WaterToday - On the NRCan website, Carbon Capture and Storage (CCS) is said to be "essential if Canada and the world are to address the carbon challenge.” Yet in a 2010 WaterToday interview with Liberal Member Francis Scarpaleggia, he stated that CCS was of little use to oil sands open-pit mining and that the impact of pumping all that carbon undergound was largely unknown. Have there been further developments since then that support NRCan's view?
Minister Carr - Our government believes clean technologies are a key component of promoting sustainable economic growth and will play a critical role in Canada's transition to a low-carbon economy. Carbon Capture and Storage (CCS) certainly can be a major part of that transition.
Indeed, Canada has already taken important steps to advance CCS technology in the oil sands. These include two projects that were co-funded in part by the governments of Canada and Alberta: the Quest project and the Alberta Carbon Trunk Line project. Furthermore, the Memorandum of Understanding signed this year between Canada, the United States, and Mexico commits us to exchanging information and promoting joint action to advance the deployment of carbon capture, use and storage.
Innovation is critical. That's why we're investing in clean growth, energy efficiency and green infrastructure. We are also investing to help businesses and entrepreneurs – especially those in clean technologies – become more innovative, competitive, and successful, which will ultimately improve Canada's economy and create well-paying middle-class jobs.
WaterToday - Pipelines have terrible spillage records - Enbridge, 804 spills between 1999 and 2010; TransCanada 152 spills since 2010 - they are a clear threat to our water resources. Will future environmental assessments clearly deal with this issue?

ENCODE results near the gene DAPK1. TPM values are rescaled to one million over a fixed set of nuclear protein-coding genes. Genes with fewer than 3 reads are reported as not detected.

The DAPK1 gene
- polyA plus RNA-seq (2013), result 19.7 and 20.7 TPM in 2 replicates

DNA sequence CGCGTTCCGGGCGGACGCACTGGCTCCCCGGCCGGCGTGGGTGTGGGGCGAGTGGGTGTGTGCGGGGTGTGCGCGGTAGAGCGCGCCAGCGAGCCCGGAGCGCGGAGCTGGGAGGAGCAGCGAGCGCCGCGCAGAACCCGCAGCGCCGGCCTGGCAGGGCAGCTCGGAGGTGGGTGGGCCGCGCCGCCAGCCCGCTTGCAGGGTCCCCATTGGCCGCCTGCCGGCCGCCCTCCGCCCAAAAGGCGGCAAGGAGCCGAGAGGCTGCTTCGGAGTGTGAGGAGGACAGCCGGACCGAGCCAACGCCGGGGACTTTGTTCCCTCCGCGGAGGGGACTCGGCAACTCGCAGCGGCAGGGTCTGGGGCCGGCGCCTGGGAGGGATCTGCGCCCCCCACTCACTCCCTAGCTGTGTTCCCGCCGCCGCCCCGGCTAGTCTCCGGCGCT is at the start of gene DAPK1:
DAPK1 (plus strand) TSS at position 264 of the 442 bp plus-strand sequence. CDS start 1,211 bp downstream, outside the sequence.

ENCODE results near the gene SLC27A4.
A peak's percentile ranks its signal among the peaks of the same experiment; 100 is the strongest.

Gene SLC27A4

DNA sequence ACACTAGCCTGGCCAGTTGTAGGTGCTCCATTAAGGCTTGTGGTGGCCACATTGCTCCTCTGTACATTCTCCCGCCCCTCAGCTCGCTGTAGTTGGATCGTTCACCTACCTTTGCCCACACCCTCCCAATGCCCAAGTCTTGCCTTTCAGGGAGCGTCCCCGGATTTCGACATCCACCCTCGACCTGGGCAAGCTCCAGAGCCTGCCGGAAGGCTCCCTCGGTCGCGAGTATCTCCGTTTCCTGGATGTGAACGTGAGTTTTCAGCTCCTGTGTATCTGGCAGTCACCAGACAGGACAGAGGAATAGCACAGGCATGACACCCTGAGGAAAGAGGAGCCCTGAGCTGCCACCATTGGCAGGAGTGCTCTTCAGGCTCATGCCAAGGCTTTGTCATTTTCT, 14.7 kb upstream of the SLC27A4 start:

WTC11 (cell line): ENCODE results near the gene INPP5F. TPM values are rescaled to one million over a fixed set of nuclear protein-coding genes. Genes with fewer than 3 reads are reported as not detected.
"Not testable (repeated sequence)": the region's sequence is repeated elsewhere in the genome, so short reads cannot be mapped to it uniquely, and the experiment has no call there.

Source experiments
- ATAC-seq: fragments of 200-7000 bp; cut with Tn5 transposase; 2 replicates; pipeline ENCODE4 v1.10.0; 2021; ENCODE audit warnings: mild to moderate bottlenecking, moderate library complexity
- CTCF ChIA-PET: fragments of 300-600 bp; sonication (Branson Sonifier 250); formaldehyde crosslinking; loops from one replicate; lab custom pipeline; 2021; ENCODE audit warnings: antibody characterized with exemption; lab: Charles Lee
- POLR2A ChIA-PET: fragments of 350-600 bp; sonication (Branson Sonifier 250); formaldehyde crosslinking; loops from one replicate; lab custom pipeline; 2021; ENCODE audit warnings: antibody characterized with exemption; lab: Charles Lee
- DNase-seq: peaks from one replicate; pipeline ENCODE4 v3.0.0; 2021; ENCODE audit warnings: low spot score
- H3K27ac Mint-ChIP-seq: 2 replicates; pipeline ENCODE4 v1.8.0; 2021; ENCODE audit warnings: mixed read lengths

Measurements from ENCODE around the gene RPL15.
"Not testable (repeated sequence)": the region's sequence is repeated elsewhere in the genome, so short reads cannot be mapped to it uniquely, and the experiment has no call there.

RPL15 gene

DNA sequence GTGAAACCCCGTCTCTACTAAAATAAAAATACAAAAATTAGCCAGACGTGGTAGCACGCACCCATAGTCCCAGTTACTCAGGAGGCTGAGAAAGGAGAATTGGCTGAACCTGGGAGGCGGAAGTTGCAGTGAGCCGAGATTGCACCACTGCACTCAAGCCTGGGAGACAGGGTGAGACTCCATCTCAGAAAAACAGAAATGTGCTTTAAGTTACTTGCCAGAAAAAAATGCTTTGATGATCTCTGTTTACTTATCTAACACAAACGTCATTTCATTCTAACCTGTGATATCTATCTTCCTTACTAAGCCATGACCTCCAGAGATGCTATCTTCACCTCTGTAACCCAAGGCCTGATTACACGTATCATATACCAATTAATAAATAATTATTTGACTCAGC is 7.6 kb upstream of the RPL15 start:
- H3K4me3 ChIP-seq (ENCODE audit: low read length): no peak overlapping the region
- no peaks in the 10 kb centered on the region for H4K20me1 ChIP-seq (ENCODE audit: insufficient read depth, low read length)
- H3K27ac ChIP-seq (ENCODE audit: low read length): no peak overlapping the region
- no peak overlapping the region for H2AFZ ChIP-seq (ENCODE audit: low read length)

Minister Carr - Our environmental assessments do consider the likelihood and effects of accidents and malfunctions, including spills. In fact, pipelines in Canada are strictly regulated by the National Energy Board (NEB) to ensure protection of public health, safety, and the environment.
The Board has numerous specific requirements to ensure such protections, such as shut-off valves near water bodies, pipeline integrity management requirements, and automated leak-detection and shut-off systems to stop leaks.
Furthermore, the Pipeline Safety Act will be coming into force later this month, introducing absolute liability for all pipelines regulated by the NEB. This is yet another step in establishing confidence in a new, robust assessment process for major resources projects.
WaterToday - It is part of your mandate to support innovation and the use of clean technologies in our natural resource sectors. While the clean tech industry in Canada has been growing, it is said to be losing market share due to lack of funding and high charges on debt financing by Canadian financial institutions. How will you address this?
Minister Carr - While Canada's clean technology sector has been growing faster than the overall economy, it's growing more slowly than in other countries, and we are determined to reverse that trend.
That's why we made sure we were among the 20 founding nations of Mission Innovation, an ambitious new global partnership to push clean technology like never before. To this end, we announced last week that we will double our 2014–2015 funding of $387 million for clean energy and clean technology research and development to $775 million by 2020.